Pretty, Pretty, Pretty Good


(of a person, especially a woman or child) attractive in a delicate way without being truly beautiful.

‘a pretty little girl with an engaging grin’


To a moderately high degree; fairly.

‘he looked pretty fit for his age’

‘it was a pretty bad injury’

Pretty is, well, a pretty interesting word. The definition that immediately comes to mind for you is probably the first one above. What really interests me about this definition is that last part: without being truly beautiful. Pretty is certainly a less powerful word than beautiful. Because of that it, like nice, feels almost like an insult to use it to describe someone. Sure, it’s technically a positive word, but when you’ve got so many other adjectives you can use, calling someone pretty feels like a deliberate choice to not use something more unambiguously complimentary.

Continue reading

Why We Call the Planet Earth, and  What I’ll Miss about It

You might be aware that we could all be killed soon. Or else the planet will be rendered uninhabitable for a few survivors. I don’t think it’s very likely, but at least if we are all killed there’ll be no future generations left to wonder how we could let two immature, insecure babies destroy us all because of their thin skins and senses of inadequacy.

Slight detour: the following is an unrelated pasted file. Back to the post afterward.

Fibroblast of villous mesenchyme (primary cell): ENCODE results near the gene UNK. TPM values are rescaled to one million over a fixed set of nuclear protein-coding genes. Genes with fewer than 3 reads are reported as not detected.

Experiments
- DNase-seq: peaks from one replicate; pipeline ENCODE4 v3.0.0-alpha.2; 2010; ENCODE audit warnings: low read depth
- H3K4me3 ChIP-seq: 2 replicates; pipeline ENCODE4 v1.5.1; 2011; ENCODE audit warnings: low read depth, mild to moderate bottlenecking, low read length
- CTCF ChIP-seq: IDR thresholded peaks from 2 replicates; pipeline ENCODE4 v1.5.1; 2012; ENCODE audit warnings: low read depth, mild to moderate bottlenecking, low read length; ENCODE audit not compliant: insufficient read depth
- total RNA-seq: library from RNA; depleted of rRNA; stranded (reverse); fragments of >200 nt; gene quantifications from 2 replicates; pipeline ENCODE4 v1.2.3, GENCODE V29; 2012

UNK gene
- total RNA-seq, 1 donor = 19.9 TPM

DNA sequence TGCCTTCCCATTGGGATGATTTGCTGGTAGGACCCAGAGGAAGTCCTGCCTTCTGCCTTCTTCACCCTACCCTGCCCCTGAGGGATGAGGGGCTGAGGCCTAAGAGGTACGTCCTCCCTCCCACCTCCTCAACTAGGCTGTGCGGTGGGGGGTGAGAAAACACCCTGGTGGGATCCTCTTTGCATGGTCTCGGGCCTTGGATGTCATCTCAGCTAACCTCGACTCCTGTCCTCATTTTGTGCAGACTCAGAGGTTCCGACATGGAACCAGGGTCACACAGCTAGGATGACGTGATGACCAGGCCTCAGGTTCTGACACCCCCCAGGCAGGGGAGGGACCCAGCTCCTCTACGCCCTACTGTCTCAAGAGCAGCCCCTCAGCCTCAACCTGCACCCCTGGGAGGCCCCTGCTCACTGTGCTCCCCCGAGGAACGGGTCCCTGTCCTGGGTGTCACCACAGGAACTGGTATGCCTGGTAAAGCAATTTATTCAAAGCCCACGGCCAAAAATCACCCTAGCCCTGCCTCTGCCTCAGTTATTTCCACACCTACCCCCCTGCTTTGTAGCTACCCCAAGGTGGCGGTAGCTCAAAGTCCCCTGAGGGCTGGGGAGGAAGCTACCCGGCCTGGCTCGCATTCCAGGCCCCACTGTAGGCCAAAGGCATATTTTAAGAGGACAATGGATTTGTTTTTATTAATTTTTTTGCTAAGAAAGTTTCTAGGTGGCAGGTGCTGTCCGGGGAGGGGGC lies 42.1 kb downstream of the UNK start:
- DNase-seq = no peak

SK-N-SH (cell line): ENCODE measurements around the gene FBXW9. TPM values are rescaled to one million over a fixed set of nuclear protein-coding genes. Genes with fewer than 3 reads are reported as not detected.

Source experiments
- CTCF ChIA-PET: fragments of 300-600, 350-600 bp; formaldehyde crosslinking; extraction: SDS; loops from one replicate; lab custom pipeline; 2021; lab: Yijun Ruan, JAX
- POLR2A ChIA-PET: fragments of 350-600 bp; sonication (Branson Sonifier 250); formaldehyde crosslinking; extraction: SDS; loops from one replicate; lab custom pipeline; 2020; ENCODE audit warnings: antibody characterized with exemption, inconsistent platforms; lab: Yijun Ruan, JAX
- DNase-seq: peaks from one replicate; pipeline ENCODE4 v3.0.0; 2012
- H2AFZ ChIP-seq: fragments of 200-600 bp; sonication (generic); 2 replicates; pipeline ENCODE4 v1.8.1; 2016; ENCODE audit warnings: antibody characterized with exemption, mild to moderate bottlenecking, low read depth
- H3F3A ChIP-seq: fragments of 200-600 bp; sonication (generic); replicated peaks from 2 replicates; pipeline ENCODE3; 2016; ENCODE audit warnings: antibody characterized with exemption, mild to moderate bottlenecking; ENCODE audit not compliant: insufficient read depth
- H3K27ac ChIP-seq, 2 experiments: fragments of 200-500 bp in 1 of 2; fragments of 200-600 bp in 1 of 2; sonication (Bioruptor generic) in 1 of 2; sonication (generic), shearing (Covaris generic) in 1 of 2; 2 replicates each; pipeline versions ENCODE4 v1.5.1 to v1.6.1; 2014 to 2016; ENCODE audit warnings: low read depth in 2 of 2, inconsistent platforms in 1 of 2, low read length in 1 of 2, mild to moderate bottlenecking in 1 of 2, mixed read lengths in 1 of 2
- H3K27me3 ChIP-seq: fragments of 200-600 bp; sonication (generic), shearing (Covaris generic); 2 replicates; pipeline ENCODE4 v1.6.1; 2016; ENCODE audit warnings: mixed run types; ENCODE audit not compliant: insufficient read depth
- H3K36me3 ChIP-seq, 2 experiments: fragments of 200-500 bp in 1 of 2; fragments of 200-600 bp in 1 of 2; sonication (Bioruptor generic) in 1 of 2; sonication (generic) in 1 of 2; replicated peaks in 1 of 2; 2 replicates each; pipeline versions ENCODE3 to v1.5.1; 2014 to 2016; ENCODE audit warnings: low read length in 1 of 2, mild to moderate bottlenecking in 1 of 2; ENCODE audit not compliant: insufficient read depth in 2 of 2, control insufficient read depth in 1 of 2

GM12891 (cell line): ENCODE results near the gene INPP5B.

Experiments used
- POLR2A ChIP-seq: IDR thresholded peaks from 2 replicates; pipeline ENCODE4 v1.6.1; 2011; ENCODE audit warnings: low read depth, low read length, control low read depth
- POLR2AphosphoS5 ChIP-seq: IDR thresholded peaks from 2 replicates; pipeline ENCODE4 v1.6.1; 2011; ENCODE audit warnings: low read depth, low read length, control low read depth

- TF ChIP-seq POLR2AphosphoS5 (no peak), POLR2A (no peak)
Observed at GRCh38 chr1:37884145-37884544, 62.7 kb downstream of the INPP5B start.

It probably won’t happen, and even if it does does, the planet will probably survive. Still, the news has got me thinking about how much I’ll miss the planet, and wondering where it got the name Earth

Continue reading

“Boy, those Germans have a word for everything!” Part II

Sometimes you really appreciate the Germanness of English. I was thinking about this, naturally enough, after the resignation of the short-lived U.S National-Security Advisor Mike Flynn (yes it’s often written as National Security Advisor, but it’s logical to hyphenate it). While watching reports on Belgian TV, I noticed that the French for National-Security Advisor is conseiller à la sécurité nationale. Oof! 5 words instead of 2 (or 3, but National-Security can be considered as one, as it’s hyphenated), 13 syllables instead of 10. This doesn’t really give a true impression of the difference though, as French syllables are generally longer than English ones, as in English we have weak forms; short vowel sounds for unemphasized syllables. Think of how brief the io sound in national is, for example, and how many people almost skip it when speaking. Continue reading